I always find it hard to encapsulate what happens at men’s knitting retreats. Aaron Bush did a good job highlighting what we did and the camaraderie felt last weekend at Easton Mountain Retreat Center. Anyone who attended would probably admit coming away with more than inspiration for a project or a new knitting technique, but the personal impact may be hard to verbalize. Gratitude, communion and a shift in respect for self and others might all be part of it.
At the end Jeff Cohen, one of the attendees, passed one of his hand-knitted hats around and asked everyone to touch it. Whenever he knits at home through the year, he said, it lets him feel connected to all of us.
Each year the group raises money to provide scholarships for several men who could not otherwise afford to attend. This year for the first time, non-knitters who wanted to learn the craft were actively encouraged to attend and apply for scholarships. My good friend Jaye Crawford received one, went with us and learned how to knit. He was finishing his first hat in the car on the road back to Guelph. We call the new men lambkins.
This spirit of community and generosity, passing on both skill and wisdom, has persuaded me to consider planning a men’s knitting retreat here in Ontario sometime in 2014.
It would be a considerable personal challenge. My partner, Danny, and I are both strong introverts. Besides that I suffer from anxiety disorder.
Some people get panic attacks from flying on a plane or going out in public. Mine are triggered exclusively by social interactions. It is a hangover from being ostracized and leaving a cult-like religious community 18 years ago. Though the roots of my condition go back much further, since then I have felt uncomfortable in groups of people where intimacy is shared (and potentially punished). Isolation is a curse to a boy whose mother raised him to be kind and open-hearted toward others.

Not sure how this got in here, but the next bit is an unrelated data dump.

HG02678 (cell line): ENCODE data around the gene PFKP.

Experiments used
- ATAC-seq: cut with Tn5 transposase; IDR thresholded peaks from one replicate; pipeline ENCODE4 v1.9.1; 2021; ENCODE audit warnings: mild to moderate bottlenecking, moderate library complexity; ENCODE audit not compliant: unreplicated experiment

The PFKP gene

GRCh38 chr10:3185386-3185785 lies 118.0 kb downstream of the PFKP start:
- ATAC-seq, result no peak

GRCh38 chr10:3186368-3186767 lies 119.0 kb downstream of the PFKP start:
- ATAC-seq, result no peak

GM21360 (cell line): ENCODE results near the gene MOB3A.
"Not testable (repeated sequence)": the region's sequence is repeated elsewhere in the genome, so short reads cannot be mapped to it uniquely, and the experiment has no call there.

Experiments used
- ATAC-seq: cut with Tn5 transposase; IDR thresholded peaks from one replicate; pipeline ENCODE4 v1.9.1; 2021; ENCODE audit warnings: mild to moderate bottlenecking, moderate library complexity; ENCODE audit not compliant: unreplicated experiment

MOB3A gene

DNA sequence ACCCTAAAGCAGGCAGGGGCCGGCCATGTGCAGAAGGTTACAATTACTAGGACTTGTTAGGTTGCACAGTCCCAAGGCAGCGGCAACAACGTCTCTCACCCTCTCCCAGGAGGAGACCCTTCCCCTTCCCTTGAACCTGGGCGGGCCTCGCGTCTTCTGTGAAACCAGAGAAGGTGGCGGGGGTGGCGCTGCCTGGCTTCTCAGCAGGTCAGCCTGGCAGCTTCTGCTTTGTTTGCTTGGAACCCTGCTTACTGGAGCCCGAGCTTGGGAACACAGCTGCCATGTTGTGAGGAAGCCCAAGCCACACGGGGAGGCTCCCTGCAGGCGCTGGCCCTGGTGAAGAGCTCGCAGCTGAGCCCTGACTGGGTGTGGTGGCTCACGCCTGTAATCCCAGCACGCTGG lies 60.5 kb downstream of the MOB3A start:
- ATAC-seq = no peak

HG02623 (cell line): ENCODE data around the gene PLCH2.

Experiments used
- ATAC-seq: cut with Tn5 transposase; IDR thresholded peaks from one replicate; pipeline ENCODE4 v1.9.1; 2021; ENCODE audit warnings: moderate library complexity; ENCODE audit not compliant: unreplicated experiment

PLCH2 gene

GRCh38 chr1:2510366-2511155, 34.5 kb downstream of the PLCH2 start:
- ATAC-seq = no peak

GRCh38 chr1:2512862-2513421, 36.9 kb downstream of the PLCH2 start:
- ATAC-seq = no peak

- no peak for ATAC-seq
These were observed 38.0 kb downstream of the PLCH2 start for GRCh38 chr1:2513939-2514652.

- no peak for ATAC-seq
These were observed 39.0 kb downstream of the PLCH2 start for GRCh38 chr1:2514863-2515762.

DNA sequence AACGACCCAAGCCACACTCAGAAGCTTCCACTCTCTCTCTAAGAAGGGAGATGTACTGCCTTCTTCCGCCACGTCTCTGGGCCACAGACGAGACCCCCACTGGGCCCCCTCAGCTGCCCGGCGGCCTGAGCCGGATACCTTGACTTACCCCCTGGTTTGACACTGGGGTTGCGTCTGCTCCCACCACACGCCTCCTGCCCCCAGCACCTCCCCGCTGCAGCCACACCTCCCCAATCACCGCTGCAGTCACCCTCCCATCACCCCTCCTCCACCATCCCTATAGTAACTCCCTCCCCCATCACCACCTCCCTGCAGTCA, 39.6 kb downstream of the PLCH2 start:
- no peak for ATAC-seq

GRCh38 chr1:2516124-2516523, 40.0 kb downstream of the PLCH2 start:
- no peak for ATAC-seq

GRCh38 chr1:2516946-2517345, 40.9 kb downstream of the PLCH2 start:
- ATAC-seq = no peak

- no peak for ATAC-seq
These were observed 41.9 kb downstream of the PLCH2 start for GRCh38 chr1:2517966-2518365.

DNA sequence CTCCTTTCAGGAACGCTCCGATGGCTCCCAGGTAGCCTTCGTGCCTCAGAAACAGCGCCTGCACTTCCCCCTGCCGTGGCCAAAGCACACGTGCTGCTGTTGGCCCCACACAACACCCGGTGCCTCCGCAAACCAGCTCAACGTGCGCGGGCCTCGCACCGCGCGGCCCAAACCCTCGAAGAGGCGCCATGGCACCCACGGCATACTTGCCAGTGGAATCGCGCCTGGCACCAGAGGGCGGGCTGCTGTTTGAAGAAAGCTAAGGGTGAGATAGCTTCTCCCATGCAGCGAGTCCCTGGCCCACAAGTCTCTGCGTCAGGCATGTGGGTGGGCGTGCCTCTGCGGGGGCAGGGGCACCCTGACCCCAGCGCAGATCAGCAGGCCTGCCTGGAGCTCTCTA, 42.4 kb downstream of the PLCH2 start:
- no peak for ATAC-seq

I enjoyed my first two retreats in 2008 and 2012 but found myself frequently exhausted, jittery, needing to remove myself and spend time alone in the woods. However, I also tasted the fellowship and unconditional love certain religions preach but seldom demonstrate well. Besides that I found myself in the company of others who have perhaps experienced isolation and remain guarded in different ways. Instead of foundering on the sidelines, like I did as a “recovering homosexual” in the evangelical church, we find ourselves in the midst, cherished, teaching workshops, showing off things of beauty we have made with our hands. Soaring a little.
This is what society is supposed to do. These retreats have restored my faith in people somewhat: not just a head faith, but an emotional one that frees me to emerge more comfortably from my safe zone, relax, not worry so much about saying the wrong thing or appearing nervous.
Danny and I arrived early on Wednesday. It gave us time to wind down from the trip, greet people as they trickled in and participate in an informal field trip before everyone else arrived Thursday evening. I do not recall when the wave of anxiety washed gently as a ripple on the sand. I expected it. It did not displace me. I rode it in good company without the need to walk away or hide my feelings.
This year’s gathering brought me a step closer to the active, participative person I was in my youth. I first had the idea of organizing a Canadian men’s knitting retreat after we returned last year, but it dissolved in a sea of other challenges, projects and responsibilities. This year I am determined to keep it afloat. So I begin by putting it forward.
The top photo shows Dave Sledesky, a veteran of the men’s spring knitting retreat, teaching an introductory weaving workshop using cardboard boxes for looms. He suggested to me this is also a great way to weave samples when figuring out how to do larger projects. I would like a simple tool like that for envisioning events.
Below is a photo of three friends: John Wise, who I met only last year but it feels like a lifetime, Ron Doughten, a newbie to the East Coast retreat, and Danny Ouellette, my partner of almost 10 years.
Special thanks go to Joe Wilcox who has organized the men’s spring knitting retreat so adeptly for six years. I will never match his grace, candour, energy and good humour, but he inspires me to be more at ease in who I am.